Senators vanished from the U.S. Senate chamber on Thursday as clerks begin reading the upper chamber’s 628-page coronavirus relief bill, with Sen. Ron Johnson (R-Wisc.), who objected to waiving its reading as a way to delay the process, chatting and looking at his phone during parts of the reading.
Dozens of senators were present at the start of the reading, which was supported by a number of Senate Republicans who complain lawmakers have not had time to read the bill and that the bill is filled with excessive spending measures.
But those senators gradually filed out of the chamber within the first half hour of the reading, with Johnson remaining as the only senator in the chamber by the one-hour mark.
Johnson himself left the chamber at one point early in the reading, even after demanding Vice President Kamala Harris, who was presiding over the first part of the session, restore order when senators talked over the reading.
Several key senators stopped to talk with each other: Sens. Joe Manchin (D-W.Va.) and Rob Portman (R-Ohio) engaged in a lengthy dialogue, joined by Sen. Kyrsten Sinema (D-Ariz.), while Manchin, Portman and Sen. Susan Collins (R-Maine) all talked with Johnson.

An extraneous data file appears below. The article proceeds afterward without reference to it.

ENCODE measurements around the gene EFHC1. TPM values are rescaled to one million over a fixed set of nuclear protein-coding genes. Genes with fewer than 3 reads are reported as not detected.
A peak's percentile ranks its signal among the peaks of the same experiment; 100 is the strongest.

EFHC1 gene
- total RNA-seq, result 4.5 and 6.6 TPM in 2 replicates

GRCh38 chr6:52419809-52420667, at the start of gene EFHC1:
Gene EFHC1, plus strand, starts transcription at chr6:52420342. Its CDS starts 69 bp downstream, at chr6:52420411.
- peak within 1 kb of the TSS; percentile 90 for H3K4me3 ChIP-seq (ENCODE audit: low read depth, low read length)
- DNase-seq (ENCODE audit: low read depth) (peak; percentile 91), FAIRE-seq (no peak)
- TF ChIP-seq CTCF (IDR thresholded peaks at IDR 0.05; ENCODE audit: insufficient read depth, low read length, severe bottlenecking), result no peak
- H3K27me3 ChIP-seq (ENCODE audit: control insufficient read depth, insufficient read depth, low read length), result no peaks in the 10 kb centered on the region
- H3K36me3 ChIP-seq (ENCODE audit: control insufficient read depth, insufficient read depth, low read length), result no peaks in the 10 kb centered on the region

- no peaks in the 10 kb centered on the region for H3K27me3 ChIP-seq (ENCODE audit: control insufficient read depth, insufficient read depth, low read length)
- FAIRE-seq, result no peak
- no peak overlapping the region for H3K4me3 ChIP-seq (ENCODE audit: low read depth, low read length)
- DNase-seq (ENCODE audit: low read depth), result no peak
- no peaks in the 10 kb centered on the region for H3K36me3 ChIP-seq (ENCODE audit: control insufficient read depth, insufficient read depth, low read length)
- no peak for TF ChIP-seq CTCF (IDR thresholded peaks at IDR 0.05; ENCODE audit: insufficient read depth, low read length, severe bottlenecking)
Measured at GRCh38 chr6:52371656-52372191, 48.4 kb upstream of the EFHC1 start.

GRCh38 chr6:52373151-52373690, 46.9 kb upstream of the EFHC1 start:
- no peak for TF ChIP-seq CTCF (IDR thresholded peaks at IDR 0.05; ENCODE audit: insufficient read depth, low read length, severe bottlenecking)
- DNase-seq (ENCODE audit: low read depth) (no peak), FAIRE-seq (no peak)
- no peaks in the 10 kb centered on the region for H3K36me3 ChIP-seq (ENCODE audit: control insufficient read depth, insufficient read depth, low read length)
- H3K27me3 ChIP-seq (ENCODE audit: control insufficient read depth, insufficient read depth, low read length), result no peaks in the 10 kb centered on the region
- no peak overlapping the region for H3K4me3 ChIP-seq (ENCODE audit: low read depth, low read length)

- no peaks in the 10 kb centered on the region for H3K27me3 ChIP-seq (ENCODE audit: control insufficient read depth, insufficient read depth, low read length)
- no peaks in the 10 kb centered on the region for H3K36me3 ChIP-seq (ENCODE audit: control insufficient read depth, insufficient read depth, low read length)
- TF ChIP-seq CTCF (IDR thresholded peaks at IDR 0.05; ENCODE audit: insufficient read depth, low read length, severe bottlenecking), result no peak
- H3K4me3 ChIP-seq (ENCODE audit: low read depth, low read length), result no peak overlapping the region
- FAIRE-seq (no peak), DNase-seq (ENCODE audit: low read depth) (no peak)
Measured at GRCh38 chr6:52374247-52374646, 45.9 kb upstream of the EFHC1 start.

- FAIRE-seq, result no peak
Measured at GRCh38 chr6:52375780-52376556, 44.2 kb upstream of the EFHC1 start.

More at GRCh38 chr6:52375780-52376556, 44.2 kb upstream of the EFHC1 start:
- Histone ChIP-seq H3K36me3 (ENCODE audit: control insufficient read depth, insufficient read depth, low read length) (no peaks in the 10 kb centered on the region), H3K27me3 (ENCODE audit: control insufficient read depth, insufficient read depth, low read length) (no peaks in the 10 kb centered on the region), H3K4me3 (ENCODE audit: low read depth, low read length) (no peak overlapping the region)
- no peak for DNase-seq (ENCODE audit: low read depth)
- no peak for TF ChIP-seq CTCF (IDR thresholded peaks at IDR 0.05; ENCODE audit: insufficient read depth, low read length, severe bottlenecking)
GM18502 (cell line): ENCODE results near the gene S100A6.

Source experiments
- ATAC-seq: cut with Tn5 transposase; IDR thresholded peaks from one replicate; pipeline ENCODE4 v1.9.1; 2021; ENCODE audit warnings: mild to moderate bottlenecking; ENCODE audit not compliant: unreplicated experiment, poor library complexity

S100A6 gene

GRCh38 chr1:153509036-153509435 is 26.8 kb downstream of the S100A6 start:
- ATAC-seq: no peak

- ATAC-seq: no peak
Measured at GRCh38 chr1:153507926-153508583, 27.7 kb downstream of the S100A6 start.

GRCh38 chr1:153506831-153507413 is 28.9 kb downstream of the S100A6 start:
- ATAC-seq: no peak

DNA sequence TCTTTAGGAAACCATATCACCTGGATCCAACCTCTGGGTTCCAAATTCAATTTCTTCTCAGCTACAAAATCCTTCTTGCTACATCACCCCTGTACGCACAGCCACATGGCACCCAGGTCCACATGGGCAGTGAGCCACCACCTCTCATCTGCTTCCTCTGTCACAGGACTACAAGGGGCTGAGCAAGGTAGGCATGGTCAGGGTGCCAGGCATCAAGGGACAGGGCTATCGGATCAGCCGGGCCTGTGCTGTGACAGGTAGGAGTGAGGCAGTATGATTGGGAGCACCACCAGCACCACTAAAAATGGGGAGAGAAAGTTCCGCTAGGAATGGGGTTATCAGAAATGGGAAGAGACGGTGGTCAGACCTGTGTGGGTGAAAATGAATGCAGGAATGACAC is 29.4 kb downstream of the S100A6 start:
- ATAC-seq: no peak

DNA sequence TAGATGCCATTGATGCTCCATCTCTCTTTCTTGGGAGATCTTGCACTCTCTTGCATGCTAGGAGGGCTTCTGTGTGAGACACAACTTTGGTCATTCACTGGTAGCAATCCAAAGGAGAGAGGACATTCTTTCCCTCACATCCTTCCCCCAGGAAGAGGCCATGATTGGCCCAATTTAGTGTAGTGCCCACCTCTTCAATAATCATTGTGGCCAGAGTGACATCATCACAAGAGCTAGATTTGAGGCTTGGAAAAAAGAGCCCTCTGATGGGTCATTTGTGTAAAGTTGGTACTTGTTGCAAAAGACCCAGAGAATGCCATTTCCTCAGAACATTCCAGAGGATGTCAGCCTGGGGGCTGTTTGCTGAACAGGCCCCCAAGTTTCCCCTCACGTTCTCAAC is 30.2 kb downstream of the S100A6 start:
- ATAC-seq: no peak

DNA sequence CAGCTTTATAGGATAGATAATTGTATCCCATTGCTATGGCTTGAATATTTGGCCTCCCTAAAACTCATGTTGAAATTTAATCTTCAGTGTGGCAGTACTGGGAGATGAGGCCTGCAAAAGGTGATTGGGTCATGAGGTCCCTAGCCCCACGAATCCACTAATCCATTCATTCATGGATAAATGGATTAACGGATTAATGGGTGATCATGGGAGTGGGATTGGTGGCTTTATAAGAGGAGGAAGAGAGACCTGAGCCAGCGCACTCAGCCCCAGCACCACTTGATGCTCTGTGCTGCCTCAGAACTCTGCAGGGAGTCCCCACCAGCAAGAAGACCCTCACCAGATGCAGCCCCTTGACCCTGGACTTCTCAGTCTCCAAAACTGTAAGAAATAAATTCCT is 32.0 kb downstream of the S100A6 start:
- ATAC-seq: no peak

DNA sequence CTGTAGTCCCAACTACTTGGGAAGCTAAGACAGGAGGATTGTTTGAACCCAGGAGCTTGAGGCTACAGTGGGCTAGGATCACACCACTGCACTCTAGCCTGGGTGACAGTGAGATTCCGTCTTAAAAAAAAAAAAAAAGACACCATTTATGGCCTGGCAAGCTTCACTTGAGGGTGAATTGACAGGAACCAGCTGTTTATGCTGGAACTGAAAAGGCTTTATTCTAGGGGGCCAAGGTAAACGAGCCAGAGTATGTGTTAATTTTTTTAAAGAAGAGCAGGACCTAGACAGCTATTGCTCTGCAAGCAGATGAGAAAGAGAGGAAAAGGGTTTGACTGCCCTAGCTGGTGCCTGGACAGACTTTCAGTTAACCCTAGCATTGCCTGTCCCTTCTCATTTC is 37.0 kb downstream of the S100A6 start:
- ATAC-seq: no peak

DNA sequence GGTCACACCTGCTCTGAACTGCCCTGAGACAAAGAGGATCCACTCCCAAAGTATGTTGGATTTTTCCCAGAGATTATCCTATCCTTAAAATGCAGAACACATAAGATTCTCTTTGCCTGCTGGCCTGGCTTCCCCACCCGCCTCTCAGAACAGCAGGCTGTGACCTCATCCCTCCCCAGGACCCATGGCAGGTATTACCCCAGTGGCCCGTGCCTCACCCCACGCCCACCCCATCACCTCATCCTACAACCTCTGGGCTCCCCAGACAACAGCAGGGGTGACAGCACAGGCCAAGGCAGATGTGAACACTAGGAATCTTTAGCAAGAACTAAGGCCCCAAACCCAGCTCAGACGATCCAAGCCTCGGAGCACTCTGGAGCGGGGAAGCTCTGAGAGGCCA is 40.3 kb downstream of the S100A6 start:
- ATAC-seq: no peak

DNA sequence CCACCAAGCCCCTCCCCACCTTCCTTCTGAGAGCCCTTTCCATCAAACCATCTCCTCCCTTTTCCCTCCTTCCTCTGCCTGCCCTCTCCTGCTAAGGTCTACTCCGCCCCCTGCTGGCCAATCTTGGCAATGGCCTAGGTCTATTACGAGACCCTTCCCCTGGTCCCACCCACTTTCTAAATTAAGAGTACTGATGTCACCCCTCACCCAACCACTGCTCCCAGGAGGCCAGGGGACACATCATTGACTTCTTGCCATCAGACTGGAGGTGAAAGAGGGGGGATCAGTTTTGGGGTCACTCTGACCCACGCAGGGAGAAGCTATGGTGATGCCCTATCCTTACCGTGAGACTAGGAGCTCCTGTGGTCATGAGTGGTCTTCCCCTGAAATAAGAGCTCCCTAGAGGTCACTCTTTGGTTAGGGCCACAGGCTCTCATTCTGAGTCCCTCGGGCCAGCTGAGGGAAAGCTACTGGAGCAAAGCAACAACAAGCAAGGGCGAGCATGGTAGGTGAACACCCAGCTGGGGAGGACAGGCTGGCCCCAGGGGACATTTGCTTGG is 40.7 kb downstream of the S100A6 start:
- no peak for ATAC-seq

While in the chamber, Johnson alternated between his phone, chatting with lawmakers and listening to the bill reading, which he said on Wednesday would “highlight that this is not relief and that it’s a Democratic boondoggle.”
77%. That’s the share of voters who said they support the relief plan in a Politico/Morning Consult poll released Wednesday, including 59% of Republicans.
“Good thing we have time during a national emergency to do this,” Sen. Bernie Sanders (I-Vt.) told a colleague, joking to Sen. John Cornyn (R-Texas) “I want to stay to hear the reading. I may have missed something,” before leaving the chamber.
What To Watch For
NBC News reporter Frank Thorp noted that clerks read the first 40 pages of the bill in an hour. At that rate, it would take just under 16 hours to finish, likely delaying votes on amendments to the bill by a day.